Bananas and plantains make up staples in several worldwide cuisines, and their popularity makes bananas -- a general term that includes plantains -- the fourth most abundant fruit crop in the world, according to Purdue University. In the United States, "banana" refers to the sweet, pale yellow fruit that can be consumed raw, while "plantain" refers to its larger, green relative that's best consumed cooked. Both foods offer lots of nutritional value and have a place in a healthful and balanced diet, but bananas and plantains differ slightly in their nutrient content.
Basic Nutrition Information
Bananas and plantains both provide moderate amounts of energy -- a cup of sliced bananas contains 134 calories, while an equivalent serving of plantains provides 181 calories. Both foods get the majority of their calories from carbohydrates, and 1-cup servings of bananas and plantains boost your carb intake by 34 grams and 47 grams, respectively. This includes a small amount of beneficial dietary fiber -- 3.9 grams per serving of bananas and 3.4 grams for plantains. Both foods are low in fat and protein, at approximately 0.5 gram of fat and a little less than 2 grams of protein per serving.
Vitamins A and C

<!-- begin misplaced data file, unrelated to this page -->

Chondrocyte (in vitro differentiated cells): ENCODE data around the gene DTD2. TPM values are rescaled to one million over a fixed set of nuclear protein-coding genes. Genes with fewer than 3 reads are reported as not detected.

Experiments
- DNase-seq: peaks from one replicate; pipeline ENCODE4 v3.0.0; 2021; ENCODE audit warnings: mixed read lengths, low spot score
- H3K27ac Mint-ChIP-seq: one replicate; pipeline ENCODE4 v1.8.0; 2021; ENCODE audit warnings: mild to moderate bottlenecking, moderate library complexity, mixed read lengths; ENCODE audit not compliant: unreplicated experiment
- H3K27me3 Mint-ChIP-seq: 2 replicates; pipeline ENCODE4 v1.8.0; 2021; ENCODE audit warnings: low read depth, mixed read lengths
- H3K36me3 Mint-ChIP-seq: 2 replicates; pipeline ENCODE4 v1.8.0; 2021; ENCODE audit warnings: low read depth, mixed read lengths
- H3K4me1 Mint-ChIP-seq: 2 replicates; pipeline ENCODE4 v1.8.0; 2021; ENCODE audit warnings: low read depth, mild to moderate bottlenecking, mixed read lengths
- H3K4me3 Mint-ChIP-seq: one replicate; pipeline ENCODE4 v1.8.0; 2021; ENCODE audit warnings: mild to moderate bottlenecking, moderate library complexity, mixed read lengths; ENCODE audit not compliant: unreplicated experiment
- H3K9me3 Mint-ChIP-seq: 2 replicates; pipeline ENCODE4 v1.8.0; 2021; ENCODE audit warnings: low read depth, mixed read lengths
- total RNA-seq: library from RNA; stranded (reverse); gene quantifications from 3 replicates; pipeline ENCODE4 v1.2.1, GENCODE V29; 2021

Bananas and plantains both boost your vitamin C intake, and plantains offer a generous amount of vitamin A as well. Vitamin C plays a key role in tissue health because it functions as an antioxidant. This means that it shields your DNA, proteins and lipids from oxidation, which would otherwise cause cell death. Vitamin A fights disease by boosting your immunity, and it also helps promote new cell growth. Plantains contain 27.2 milligrams of vitamin C per serving -- 30 percent of the daily vitamin C needs for men and 36 percent for women -- while bananas offer 13.1 milligrams per cup. Each serving of plantains also provides 1,668 international units of vitamin A, which is 56 percent of the intake recommendation for men and 71 percent for women. Bananas offer considerably less of the nutrient at 96 international units per serving.
Potassium and Magnesium
Bananas and plantains also offer nutritional value because they provide essential minerals. Their magnesium and potassium content supports muscle function and aids in nerve transmission. Magnesium also helps you produce DNA and proteins, while potassium aids in carbohydrate metabolism. Sliced bananas provide 537 milligrams of potassium per cup, or 11 percent of an adult's daily requirements, while plantains offer 739 milligrams, or 16 percent of an adult's daily requirements. Plantains also contain 55 milligrams of magnesium per serving -- 17 percent of the daily magnesium requirements for women and 13 percent for men -- while bananas offer 41 milligrams per serving.
Serving Tips and Suggestions
While green, unripe plantains don't pose a health risk, their starchy taste means they're best served cooked. Try slicing peeled plantains, dusting them with cinnamon and then baking them until tender. Alternatively, make a healthful dessert by sprinkling brown sugar over whole peeled plantains and then wrapping the plantain in tinfoil and grilling until tender. Frozen bananas add creamy texture to smoothies, and they can be pureed to make a healthful dessert with a texture similar to soft ice cream. Add mashed bananas to oatmeal as it cooks, or combine mashed bananas with egg whites and protein powder for healthful protein pancakes.